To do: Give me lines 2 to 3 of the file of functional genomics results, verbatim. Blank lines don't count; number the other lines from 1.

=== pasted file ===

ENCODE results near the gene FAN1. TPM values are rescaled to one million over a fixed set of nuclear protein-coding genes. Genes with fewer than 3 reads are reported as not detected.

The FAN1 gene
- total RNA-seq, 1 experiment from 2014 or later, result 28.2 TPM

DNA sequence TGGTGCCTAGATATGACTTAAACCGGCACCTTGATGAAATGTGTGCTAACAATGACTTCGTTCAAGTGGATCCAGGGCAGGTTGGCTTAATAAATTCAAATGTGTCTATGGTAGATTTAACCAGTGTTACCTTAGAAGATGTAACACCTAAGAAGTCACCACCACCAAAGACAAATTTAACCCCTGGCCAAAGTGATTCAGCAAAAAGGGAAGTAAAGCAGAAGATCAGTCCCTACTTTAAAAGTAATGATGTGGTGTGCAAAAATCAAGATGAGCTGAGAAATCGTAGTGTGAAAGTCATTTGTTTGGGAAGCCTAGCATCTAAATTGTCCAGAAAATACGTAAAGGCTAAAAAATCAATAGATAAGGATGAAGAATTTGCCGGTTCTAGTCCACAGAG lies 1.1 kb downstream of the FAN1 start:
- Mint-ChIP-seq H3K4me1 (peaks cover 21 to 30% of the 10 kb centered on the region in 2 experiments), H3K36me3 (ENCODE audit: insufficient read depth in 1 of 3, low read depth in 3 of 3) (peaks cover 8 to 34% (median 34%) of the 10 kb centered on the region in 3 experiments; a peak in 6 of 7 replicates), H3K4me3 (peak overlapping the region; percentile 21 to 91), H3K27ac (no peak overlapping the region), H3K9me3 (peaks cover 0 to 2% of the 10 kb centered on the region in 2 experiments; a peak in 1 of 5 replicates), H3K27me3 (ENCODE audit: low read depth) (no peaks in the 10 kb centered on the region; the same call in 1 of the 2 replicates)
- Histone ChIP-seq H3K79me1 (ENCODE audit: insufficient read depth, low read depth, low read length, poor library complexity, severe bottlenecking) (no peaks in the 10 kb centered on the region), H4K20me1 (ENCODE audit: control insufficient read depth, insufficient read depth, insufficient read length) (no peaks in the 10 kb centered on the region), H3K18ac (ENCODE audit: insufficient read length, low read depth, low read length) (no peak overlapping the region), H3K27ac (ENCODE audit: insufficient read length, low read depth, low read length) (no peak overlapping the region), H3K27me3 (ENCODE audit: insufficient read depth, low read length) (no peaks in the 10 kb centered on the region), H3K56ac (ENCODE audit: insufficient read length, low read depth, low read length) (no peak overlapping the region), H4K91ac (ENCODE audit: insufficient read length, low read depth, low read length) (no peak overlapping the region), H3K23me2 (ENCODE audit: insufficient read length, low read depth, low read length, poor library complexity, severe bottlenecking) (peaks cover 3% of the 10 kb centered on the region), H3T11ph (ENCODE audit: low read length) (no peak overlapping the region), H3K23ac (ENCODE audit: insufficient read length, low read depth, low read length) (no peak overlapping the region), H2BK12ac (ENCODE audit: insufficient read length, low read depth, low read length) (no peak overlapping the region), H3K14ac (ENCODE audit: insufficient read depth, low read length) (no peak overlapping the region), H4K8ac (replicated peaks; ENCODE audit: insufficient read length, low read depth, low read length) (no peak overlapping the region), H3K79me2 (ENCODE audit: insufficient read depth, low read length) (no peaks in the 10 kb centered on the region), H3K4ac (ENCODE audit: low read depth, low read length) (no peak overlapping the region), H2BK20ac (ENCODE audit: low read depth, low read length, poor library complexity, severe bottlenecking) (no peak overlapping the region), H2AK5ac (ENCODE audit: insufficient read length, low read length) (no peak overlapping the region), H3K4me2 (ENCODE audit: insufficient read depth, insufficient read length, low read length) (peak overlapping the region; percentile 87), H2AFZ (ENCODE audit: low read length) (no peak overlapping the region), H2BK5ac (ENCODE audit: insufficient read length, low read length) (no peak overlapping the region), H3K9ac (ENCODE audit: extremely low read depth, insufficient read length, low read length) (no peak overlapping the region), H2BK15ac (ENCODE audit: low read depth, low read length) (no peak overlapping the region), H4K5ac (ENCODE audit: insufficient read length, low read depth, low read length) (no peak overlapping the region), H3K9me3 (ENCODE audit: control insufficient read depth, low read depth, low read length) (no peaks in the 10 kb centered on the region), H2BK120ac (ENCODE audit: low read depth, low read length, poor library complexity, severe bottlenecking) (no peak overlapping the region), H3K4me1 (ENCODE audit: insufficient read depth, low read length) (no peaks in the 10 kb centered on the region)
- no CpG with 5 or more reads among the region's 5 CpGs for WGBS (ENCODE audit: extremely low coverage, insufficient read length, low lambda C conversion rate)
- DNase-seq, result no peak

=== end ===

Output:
The FAN1 gene
- total RNA-seq, 1 experiment from 2014 or later, result 28.2 TPM